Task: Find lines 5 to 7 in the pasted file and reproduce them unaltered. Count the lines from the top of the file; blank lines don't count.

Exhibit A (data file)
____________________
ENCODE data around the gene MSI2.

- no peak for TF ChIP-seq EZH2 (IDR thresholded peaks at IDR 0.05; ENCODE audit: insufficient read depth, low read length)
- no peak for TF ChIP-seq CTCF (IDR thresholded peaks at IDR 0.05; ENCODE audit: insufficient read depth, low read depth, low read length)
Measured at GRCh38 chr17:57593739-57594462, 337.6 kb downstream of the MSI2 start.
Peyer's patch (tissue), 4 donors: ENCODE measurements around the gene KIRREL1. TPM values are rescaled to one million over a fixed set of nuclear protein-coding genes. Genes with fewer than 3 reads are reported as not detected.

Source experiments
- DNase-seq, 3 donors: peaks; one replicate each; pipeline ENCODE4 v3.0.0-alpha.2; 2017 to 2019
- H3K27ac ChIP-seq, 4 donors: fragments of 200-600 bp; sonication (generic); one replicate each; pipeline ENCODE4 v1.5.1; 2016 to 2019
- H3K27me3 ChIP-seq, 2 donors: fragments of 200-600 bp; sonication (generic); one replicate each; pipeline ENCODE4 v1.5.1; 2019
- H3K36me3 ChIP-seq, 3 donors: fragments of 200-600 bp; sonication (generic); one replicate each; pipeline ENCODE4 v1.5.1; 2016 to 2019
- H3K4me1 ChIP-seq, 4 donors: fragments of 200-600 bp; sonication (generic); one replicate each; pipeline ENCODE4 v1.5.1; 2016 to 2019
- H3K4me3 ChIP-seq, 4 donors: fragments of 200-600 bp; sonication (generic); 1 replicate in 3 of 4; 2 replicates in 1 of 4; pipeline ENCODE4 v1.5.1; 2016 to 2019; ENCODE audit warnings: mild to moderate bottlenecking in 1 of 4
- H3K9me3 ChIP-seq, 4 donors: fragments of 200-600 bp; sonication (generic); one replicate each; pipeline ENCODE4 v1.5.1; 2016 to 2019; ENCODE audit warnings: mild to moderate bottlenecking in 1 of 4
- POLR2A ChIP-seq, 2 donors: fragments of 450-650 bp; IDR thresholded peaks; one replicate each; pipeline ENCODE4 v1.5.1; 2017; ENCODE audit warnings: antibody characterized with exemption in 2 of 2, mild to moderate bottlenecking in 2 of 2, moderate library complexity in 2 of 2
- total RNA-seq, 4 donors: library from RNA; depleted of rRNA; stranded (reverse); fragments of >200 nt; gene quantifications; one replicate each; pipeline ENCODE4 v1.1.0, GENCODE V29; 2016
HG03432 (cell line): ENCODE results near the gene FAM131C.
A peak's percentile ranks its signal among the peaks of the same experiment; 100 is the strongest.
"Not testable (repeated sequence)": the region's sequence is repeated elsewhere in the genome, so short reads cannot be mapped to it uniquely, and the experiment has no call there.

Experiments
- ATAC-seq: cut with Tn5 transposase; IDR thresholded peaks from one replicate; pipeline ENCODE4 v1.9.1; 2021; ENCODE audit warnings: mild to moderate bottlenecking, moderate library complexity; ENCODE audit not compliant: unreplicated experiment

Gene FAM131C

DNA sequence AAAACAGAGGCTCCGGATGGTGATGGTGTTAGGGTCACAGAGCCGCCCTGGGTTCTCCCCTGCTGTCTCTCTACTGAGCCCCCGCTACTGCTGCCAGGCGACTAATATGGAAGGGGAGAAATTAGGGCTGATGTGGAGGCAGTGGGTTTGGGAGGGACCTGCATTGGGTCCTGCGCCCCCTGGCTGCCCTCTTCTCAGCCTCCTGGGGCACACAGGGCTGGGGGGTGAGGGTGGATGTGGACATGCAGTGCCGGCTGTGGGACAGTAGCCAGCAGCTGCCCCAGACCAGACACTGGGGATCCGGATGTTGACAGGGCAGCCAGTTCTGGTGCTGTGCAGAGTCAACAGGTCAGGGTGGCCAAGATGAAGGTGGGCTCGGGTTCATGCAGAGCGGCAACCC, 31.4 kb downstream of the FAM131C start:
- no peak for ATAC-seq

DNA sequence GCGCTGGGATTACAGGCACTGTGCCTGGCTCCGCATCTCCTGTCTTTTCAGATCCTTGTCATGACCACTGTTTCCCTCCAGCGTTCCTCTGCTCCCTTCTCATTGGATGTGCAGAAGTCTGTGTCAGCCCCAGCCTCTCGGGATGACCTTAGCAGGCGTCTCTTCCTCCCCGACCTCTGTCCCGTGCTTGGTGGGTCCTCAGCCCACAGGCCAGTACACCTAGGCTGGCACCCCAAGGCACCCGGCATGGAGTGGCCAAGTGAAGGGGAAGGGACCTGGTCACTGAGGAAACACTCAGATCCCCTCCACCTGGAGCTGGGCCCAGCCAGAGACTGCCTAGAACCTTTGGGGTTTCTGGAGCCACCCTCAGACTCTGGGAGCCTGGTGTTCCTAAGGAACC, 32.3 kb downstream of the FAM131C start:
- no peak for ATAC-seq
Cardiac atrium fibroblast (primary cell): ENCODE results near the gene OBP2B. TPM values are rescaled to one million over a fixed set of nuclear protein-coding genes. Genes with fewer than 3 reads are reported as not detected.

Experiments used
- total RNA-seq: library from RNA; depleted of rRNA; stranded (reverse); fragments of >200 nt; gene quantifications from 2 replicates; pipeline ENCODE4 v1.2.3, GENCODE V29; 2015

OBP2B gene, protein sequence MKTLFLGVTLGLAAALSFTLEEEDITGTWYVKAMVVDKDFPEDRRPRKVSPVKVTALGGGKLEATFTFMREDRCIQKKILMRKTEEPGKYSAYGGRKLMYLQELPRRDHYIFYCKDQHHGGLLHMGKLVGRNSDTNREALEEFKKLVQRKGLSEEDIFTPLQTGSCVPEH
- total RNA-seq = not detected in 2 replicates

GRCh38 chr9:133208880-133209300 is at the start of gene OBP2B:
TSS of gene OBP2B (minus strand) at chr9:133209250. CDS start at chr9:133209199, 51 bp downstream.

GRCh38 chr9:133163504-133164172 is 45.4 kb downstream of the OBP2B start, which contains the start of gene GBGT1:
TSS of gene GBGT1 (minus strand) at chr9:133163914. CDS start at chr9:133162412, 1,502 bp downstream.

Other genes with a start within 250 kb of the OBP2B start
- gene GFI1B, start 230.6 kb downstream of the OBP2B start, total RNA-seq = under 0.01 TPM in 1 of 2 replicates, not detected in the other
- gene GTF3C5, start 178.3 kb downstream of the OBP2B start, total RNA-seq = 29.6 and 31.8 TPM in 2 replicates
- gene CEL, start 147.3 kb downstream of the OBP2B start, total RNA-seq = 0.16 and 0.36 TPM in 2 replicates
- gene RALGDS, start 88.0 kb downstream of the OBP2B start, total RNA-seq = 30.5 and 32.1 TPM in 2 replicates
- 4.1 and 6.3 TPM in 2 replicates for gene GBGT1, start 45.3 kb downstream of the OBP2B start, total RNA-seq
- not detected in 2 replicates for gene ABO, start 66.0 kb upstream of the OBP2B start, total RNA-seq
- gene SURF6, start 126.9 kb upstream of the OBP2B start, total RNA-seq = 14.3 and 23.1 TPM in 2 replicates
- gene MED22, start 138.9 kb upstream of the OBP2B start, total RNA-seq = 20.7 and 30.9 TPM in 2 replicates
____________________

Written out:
Peyer's patch (tissue), 4 donors: ENCODE measurements around the gene KIRREL1. TPM values are rescaled to one million over a fixed set of nuclear protein-coding genes. Genes with fewer than 3 reads are reported as not detected.

Source experiments
- DNase-seq, 3 donors: peaks; one replicate each; pipeline ENCODE4 v3.0.0-alpha.2; 2017 to 2019